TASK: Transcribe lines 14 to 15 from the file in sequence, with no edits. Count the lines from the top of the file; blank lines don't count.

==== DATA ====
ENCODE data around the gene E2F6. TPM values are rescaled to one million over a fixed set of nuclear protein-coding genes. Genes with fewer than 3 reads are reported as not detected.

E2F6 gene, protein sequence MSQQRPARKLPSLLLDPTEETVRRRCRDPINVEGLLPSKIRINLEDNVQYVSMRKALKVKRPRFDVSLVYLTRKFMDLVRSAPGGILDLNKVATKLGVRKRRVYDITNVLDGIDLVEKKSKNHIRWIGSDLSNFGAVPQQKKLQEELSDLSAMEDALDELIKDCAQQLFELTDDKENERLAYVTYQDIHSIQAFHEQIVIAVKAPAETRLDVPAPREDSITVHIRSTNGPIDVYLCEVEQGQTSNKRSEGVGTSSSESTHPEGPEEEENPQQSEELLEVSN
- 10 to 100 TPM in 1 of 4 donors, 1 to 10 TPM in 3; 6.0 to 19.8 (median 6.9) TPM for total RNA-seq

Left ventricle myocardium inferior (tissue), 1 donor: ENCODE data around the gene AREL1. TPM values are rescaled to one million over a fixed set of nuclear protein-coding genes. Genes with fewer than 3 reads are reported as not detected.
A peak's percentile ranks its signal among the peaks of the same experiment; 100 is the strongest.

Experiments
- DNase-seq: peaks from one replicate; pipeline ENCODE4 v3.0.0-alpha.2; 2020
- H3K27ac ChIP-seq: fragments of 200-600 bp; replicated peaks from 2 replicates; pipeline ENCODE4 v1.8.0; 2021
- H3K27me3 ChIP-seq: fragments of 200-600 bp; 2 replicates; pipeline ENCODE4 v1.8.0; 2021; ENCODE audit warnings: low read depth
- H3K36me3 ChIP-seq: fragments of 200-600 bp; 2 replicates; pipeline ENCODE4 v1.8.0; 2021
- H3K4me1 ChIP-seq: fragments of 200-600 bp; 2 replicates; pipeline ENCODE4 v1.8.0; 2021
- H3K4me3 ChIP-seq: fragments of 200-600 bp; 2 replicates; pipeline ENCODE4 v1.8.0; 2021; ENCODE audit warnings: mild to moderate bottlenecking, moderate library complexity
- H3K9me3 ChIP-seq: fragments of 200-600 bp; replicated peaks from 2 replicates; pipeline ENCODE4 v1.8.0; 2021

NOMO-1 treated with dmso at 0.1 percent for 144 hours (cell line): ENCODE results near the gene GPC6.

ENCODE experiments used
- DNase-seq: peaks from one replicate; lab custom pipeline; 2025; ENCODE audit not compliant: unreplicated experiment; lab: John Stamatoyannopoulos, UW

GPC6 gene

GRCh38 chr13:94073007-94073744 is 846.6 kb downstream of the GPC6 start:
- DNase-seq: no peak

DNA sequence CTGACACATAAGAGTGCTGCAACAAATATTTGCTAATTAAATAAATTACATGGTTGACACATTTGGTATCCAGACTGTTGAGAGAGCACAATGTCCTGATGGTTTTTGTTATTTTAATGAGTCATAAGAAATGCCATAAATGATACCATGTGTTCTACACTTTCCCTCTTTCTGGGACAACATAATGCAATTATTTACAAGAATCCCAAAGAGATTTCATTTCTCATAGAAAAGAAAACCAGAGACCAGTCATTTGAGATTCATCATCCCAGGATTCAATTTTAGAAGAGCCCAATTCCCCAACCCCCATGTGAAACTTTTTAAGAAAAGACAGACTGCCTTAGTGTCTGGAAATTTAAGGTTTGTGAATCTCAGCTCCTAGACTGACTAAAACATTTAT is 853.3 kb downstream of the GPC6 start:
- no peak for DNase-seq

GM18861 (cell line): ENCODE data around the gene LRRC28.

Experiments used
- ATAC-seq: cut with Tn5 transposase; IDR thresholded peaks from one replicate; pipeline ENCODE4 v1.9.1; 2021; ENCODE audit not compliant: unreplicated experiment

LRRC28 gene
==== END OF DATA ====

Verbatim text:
NOMO-1 treated with dmso at 0.1 percent for 144 hours (cell line): ENCODE results near the gene GPC6.

ENCODE experiments used